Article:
WCIT and the ITU?

Flag of ITU.svg

The International Telecommunications Union (ITU) is making the news these days, in part because there is about to be a treaty conference called the World Conferences on International Tariffs (WCIT).  What is the ITU? and what do they do?

The ITU is a specialized agency of the United Nations that focuses on telecommunications.  It has four components:

  • A general secretariat;
  • A standardization sector or ITU-T;
  • A radio coordination sector or ITU-R; and
  • A development sector or ITU-D;

The radio sector coordinates spectrum allocation and so-called “orbital satellite slots”.  It also is responsible for standardization of time.  The development sector focuses on the special needs of developing countries.  The standardization sector has over 150 years set international standards for telecommunications, starting with the telegraph.  The general secretariat manages logistics of the three sectors, and represents the ITU to other international fora, and to the U.N.

How has the ITU been relevant to you?  There are several key standards that are worth taking note of:

  • E.164 specifies pretty much what a telephone number looks like, starting with the international dialing code.
  • G.711, G.719 and others specify how voice is encoded into data.
  • X.509 is the basis for the public key infrastructure that is in use on the World Wide Web.
  • D.50 specifies accounting standards by which international carriers bill each other, or so-called settlement rates.  There’s real money involved in this one.

This is some pretty important stuff.

The ITU-T was formed out of the CCITT, which was a coordination committee, primarily made of European governments.  These days, its membership spans 193 countries. Only governments may vote, although civil society and paying sector members may have some influence.

So what is WCIT?  WCIT is a treaty-level conference in which all those lovely accounting rates are agreed upon.  But they’re not stopping there.  The ITU-T has had a very limited role in the Internet’s development.  Standardization and governance over the Internet falls to several classes of entities:

  • National governments with their own sets of laws;
  • Standards organizations such as the IEEE, IETF, W3C, and 3GPP; and
  • Not-for-profit organizations such as ICANN and Internet Registries.

This latter group focuses on what I call “internals”.  That is- how do you get an IP address or a domain name?  The Internet has grown over 1.25 billion users with very limited involvement of the ITU-T.

Now governments want to take a firmer hand in areas such as how addresses and names are allocated and cybersecurity.  That is what WCIT is about.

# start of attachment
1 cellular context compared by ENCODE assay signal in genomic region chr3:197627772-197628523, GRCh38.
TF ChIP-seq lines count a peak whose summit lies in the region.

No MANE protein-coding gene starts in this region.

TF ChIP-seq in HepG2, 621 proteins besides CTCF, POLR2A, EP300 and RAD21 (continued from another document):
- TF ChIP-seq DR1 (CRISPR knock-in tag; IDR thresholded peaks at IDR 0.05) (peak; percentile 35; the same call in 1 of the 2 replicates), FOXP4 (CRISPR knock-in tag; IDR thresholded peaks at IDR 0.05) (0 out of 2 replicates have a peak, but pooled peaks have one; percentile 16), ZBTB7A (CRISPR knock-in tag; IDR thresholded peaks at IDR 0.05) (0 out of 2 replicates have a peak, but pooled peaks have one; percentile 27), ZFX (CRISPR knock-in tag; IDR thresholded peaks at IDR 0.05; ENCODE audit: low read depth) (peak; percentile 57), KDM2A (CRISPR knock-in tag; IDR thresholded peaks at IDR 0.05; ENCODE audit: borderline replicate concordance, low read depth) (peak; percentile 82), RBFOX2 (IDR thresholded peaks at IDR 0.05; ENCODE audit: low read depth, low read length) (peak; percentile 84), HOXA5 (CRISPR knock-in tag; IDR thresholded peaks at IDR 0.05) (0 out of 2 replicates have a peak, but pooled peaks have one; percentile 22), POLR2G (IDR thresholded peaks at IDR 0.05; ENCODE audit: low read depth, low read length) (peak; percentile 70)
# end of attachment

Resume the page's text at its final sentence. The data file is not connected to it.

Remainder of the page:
More about the ITU and WCIT in the future.

[del.icio.us] [Digg] [Facebook] [Reddit] [Twitter]

Off to Dublin (well sort of)!

Today, the Internet Engineering Task Force begins its 72nd in person meeting.  The IETF as it is known is a standards organization that primarily focuses on, well, the Internet.  The work done in this body has included Multimedia Internet Mail Extensions, Internet Calendaring, Voice over IP, and many others.  Not all work done by the IETF has worked out.  An effort I worked on some time ago weeded out the stuff that either was never used or is no longer used.  One of the key areas that any standards organization struggles with is how much potentially useful stuff to let through versus sure bets.  Sure bets are those things where a necessary improvement or change is obvious to a casual observer.  The people who make those changes are not the ones with imagination.

It’s the people who use their imaginations who make the bucks.  Always has been.  The problem is that there are a lot of people who may have good imaginations, but are unable to convert a good idea into something that can be broadly adopted.  This is a problem for a standards organization because each standard takes time and effort to develop, and each failed standard diminishes confidence in the organization’s overall ability to produce good stuff.

On the whole the IETF has done demonstrably well, as demonstrated by the vast amount of money organizations have poured into personal attendance at the in person conferences, even though no attendance is required to participate.

This summer’s conference is being held in Dublin City West at a golf resort, a bit away from the major attractions.  There are two benefit of this: first the cost isn’t absolutely outrageous.  Second, if people know they the attractions are a bit far off, then fewer tourists will come.  I actually don’t mind the idea of an IETF in Buffalo in the winter, but I may be taking things a bit too far.

Among the many discussions that will take place at this conference include one about what to do about email whose domain cannot be ascertained to have authorized its release.  The standard in question that identifies email is called Domain Keys Identified Mail (DKIM), and is relatively new.  What to do, however, when DKIM is not employed or if the signature sent is broken in some way?  This is the province of a work called Author Domain Sender Policies (ADSP).  The specification provides a means for sending domains to communicate their intentions.  After a year of arguments we hope to have a standard.  Whether it proves useful or not will only be shown by the test of time.

[del.icio.us] [Digg] [Facebook] [Reddit] [Twitter]